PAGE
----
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Good customer service is rewarded, but not as much as poor customer service hurts.

Edward Gately

August 3, 2021

3 Min Read
Call Center
Customers today expect to be able to contact a company according to their own preferences. Organizations that don’t offer an omnichannel customer support strategy are behind the curve. They have to be prepared to service customers via phone, email or live chat. They must be available at any time of day and have the answers to any customer question or complaint at their fingertips. This kind of pressure can lead to large, sprawling customer service pools, and if a business doesn’t have the right tools in place to automate the process and make it more efficient, the help desk can become a major source of wasted revenue. SWC Technology’s Cummings says it’s leading to more and more customers turning to MSPs to handle their helpdesk operations. “We’ve seen an increased demand for outsourced service desk and expect that to continue in 2019,” she says. “It’s challenging for an internal team to support users as they navigate the change — on a 24/7/365 basis, from anywhere, on any device. Additionally, this distraction takes internal resources away from identifying and implementing higher-priority projects that drives greater value to the business.”Shutterstock

A new consumer survey shows human interaction is more important than ever in customer service despite the influx of new communication channels in contact centers.

That’s according to a national survey by TCN, the global provider of a cloud-based call center platform for enterprises, contact centers, BPOs and collection agencies. OnePoll conducted the consumer survey and TCN commissioned it. OnePoll surveyed 1,000 adults about preferences and expectations when interacting with contact centers, call centers and customer service.

Consumer Insights

Key findings from the consumer survey include:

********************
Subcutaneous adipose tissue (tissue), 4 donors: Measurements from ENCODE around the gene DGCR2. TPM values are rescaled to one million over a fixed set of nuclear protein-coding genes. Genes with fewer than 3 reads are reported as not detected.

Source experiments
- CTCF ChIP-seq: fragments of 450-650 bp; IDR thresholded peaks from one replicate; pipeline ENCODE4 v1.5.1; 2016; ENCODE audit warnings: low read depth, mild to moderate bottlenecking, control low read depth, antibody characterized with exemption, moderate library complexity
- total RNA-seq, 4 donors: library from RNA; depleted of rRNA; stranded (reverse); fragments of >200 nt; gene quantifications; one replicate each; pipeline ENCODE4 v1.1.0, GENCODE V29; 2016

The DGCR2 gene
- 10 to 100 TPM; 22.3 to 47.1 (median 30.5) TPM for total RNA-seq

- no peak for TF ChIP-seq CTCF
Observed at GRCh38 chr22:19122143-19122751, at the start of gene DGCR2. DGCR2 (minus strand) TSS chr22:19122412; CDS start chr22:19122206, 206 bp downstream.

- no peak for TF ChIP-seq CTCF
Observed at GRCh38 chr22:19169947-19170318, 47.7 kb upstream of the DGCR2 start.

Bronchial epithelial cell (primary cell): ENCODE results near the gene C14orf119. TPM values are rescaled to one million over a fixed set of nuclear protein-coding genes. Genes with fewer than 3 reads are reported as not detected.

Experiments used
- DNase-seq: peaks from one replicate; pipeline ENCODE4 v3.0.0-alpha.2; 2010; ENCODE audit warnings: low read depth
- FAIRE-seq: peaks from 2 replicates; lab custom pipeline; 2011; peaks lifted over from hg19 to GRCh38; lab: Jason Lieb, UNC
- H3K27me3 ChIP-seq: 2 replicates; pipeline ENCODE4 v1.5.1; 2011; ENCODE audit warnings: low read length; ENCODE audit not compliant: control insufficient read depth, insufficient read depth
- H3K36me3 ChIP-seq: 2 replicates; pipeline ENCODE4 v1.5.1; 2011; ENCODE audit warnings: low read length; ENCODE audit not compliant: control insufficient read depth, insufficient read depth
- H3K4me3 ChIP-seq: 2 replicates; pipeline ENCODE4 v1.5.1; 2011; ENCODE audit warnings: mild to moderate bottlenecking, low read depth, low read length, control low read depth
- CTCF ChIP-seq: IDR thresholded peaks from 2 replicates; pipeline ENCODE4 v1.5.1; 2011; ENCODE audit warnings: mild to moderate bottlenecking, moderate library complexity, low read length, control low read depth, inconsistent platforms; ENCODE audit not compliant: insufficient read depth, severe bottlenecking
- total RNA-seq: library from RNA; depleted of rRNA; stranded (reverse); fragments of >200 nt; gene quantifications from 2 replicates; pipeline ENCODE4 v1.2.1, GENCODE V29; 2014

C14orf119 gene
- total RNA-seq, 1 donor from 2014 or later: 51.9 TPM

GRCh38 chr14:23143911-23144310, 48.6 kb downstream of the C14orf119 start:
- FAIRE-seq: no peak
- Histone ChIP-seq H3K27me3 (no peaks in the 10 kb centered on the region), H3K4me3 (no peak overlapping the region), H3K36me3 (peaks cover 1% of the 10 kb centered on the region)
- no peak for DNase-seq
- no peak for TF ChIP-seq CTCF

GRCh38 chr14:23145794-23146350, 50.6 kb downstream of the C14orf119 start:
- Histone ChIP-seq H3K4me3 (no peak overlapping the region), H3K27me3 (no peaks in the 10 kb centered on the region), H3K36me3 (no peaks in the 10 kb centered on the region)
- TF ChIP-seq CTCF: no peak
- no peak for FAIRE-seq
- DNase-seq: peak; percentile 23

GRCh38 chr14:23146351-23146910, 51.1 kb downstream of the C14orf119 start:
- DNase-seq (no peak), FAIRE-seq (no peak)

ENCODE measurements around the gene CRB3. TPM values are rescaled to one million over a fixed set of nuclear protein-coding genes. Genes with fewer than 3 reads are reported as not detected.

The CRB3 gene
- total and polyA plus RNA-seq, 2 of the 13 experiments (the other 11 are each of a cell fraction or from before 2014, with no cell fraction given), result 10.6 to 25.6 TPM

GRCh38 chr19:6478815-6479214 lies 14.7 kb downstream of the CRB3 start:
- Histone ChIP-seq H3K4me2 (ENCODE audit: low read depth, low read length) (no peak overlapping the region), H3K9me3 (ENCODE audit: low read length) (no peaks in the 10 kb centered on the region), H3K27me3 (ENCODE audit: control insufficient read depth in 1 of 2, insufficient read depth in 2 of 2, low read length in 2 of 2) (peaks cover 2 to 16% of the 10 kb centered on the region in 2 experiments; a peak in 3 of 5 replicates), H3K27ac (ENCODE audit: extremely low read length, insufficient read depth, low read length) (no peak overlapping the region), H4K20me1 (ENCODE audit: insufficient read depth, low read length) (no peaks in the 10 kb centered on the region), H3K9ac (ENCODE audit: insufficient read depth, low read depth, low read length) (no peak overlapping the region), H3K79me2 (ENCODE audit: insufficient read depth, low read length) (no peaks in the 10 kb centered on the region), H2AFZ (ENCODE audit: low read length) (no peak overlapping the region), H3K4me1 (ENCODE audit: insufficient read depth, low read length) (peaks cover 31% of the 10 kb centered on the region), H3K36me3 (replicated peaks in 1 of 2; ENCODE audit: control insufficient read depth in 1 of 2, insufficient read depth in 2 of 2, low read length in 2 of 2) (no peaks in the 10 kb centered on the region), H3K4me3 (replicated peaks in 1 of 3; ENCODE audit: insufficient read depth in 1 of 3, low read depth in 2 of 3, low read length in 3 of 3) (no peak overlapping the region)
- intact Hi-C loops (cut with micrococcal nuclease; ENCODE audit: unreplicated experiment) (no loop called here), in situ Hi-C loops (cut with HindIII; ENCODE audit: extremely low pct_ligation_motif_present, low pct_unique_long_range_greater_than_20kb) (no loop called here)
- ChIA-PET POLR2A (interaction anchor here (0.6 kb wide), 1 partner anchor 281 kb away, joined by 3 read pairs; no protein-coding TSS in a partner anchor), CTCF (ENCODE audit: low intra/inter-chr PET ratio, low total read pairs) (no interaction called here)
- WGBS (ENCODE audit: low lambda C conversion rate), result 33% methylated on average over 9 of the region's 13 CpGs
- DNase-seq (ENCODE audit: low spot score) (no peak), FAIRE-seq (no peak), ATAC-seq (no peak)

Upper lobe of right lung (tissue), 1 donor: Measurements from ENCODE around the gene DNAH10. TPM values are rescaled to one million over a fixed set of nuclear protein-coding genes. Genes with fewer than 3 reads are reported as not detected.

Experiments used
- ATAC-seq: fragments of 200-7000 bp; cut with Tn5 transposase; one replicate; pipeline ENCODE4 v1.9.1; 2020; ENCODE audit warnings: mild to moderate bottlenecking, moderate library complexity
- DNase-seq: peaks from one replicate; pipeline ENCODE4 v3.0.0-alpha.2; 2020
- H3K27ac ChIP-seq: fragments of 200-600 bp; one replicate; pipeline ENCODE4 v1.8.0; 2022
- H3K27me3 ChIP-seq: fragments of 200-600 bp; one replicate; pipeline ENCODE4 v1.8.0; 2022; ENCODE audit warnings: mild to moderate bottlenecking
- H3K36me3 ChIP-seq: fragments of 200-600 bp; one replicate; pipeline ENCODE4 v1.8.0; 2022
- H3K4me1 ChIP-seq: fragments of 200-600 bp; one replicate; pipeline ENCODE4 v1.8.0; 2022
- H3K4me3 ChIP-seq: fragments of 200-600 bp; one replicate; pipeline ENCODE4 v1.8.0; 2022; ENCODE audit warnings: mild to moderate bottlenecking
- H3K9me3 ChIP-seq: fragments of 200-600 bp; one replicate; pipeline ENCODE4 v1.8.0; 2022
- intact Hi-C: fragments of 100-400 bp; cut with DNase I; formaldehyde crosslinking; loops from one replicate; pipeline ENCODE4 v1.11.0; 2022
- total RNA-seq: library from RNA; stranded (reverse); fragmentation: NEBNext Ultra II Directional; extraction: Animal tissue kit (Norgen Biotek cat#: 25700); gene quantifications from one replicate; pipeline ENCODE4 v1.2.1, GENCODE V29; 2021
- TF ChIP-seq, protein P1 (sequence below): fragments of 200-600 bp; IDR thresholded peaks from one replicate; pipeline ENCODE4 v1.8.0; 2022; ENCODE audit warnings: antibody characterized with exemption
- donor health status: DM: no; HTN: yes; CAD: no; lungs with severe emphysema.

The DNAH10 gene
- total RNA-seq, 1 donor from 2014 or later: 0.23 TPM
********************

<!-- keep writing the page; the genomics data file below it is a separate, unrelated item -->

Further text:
• Human interaction in customer service is more important than ever.

  • Americans are patient, but are still waiting too long on hold — about three times as long as they are typically willing to wait. They are willing to wait, on average, six minutes, but the actual wait time is almost 17-and-a-half minutes.

  • Good customer service is rewarded, but not as much as poor customer service hurts. One in three (33%) respondents said they post an online review after a positive experience, but 42% said they post a review after a poor experience.

  • Accessibility is key. When asked the most important features when contacting a customer service team, 55% chose “easy to get through to a live agent.” and 52% said “available 24 hours a day.”

  • If there is a long wait time when calling, callers preferred callbacks from a queue. More than one-third (37%) said they would prefer to be in a queue and get a call back when an agent is available. One in four (24%) would continue to wait on hold, and one in five (20%) would hang up and try another time.

  • Health care and finance win the day. More than 64% said they were extremely or somewhat satisfied when contacting health care organizations, and nearly 68% responded the same for financial institutions.

  • When asked which company is the worst to get a hold of for customer service, 43% named cable and wireless companies or organizations.

No Substitute for Human Interaction

McKay Bird is TCN‘s chief marketing officer.

Bird-McKay_TCN.jpg

TCN’s McKay Bird

“We learned there is no substitute for human interaction,” he said. “We also saw that automation for customer support is being used to alleviate costs. However, it has a direct correlation to the quality of customer service.”

The survey showed an increase in hold times and consumers moving to communication channels (email, SMS, chat, social) they previously had not used before, McKay said.

“Some businesses were quick to adopt a work-from-home (WFH) agent workforce with video chat capabilities (think telehealth),” he said. “We also saw an increase in empathy toward consumers and agents alike, knowing that we are all in the same boat.”

Call centers and businesses should find a balance between automation and human interaction, McKay said.

“Know who your customer is and recognize that demographic preferences can change based on your audience,” he said.

Technology can make the agent experience easier, including screen pops (CRM integrations) for caller context, account information and history, Bird said.

“It can even shorten the agent’s time spent doing post-call work, connecting agents to live calls sooner,” he said. “On the customer experience side, simple automation like account balance lookup, payments and scheduled appointments can all happen in real time via interactive voice response (IVR).”

Want to contact the author directly about this story? Have ideas for a follow-up article? Email Edward Gately or connect with him on LinkedIn.

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About the Author(s)

Edward Gately

Senior News Editor, Channel Futures

As news editor, Edward Gately covers cybersecurity, new channel programs and program changes, M&A and other IT channel trends. Prior to Informa, he spent 26 years as a newspaper journalist in Texas, Louisiana and Arizona.

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